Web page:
6.29      The committee considers the preceding statements by DA Biosecurity may create a misleading impression, given that Regulation 69 gives DA Biosecurity the power to seek further information, commission research, 'stop the clock' while awaiting the outcome of research, and even terminate an IRA if there is not sufficient information.

6.30      The committee observes that Australia's obligations under the SPS agreement positively encourage the Department of Agriculture to use its information-gathering powers, where there is insufficient scientific evidence available.

6.31      The committee further notes that DA Biosecurity is not legally obliged to exercise its powers under Regulation 69. However, the committee considers that DA Biosecurity should be more open and transparent in justifying why it chooses not to use the powers, particularly when there are significant concerns being raised by stakeholders about the lack of information informing IRAs.

Recommendation 21

6.32      The committee recommends that, before any fresh ginger is imported from Fiji, the Department of Agriculture use its powers under Regulation 69 of the Quarantine Regulations 2000 to resolve the scientific uncertainty surrounding the burrowing nematode and other possible pathogens.

Recommendation 22

6.33      The committee recommends that the proposed merits review process for IRAs also include decisions by the Department of Agriculture on the exercise of information-gathering and other powers under Regulation 69 of the Quarantine Regulations 2000.

Consultation with industry during the IRA process

6.34      In addition to concerns about the information DA Biosecurity relied on in the preparation of the ginger IRA, stakeholders also raised concerns about what they described as an inadequate level of consultation. Submitters were critical of delays in providing information to industry, a lack of transparency in relation to processes and a lack of communication with industry.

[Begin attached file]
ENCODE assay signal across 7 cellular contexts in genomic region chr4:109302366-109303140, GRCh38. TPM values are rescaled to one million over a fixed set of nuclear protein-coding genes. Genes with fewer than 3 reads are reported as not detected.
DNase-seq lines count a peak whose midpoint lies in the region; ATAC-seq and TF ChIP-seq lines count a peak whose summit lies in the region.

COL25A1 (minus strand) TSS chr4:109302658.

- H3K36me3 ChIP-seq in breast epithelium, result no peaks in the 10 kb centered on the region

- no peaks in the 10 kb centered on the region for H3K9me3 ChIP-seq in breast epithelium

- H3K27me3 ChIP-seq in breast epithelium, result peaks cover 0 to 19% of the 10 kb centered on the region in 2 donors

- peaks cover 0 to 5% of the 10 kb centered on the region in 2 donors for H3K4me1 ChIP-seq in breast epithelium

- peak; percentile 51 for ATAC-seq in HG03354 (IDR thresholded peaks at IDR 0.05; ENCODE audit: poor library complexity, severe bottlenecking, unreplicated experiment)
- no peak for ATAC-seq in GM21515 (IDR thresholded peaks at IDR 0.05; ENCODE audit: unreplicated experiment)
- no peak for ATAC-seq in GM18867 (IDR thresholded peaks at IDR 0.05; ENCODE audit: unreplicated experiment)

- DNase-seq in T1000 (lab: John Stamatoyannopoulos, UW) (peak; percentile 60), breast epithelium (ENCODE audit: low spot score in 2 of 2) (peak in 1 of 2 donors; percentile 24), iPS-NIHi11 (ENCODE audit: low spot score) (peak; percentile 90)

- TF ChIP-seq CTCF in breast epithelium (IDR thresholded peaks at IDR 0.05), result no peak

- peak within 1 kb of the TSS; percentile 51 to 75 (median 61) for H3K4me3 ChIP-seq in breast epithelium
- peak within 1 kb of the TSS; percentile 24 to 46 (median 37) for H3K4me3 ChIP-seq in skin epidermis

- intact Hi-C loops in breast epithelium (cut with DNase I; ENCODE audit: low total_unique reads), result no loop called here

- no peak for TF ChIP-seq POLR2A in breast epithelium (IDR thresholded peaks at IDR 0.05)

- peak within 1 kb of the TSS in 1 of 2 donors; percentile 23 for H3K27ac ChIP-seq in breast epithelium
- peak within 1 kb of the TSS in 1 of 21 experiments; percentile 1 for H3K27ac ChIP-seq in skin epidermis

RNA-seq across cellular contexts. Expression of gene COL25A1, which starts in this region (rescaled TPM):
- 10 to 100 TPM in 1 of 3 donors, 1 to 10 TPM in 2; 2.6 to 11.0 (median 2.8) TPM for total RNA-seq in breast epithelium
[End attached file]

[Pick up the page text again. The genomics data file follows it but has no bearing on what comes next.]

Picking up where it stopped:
6.35      The comments made by Mr David Peasley are similar to those made by a number of industry stakeholders:

The lack of open dialogue has caused unnecessary friction and mistrust of our national Biosecurity organisation. Australian industries need transparency and confidence in the technical capacity of [DAFF Biosecurity] to undertake a rigorous, sound scientific assessment.[21]

Delays in providing information to industry

6.36      Peasley Horticultural Services submitted that, in its view, the industry had been 'kept in the dark' for many years about the Fijian ginger import request. The submission pointed specifically to the length of time between the market access request being received by the Department of Agriculture and this information being provided to the ginger industry:

DAFF [Biosecurity] received a submission requesting market access for fresh ginger from Fijian Biosecurity Authorities in November 2003. This submission included information on the pests associated with ginger crops in Fiji and further information was provided on the ginger production system in 2004 and 2007, outlining the land preparation, pest management, harvesting and post harvest handling.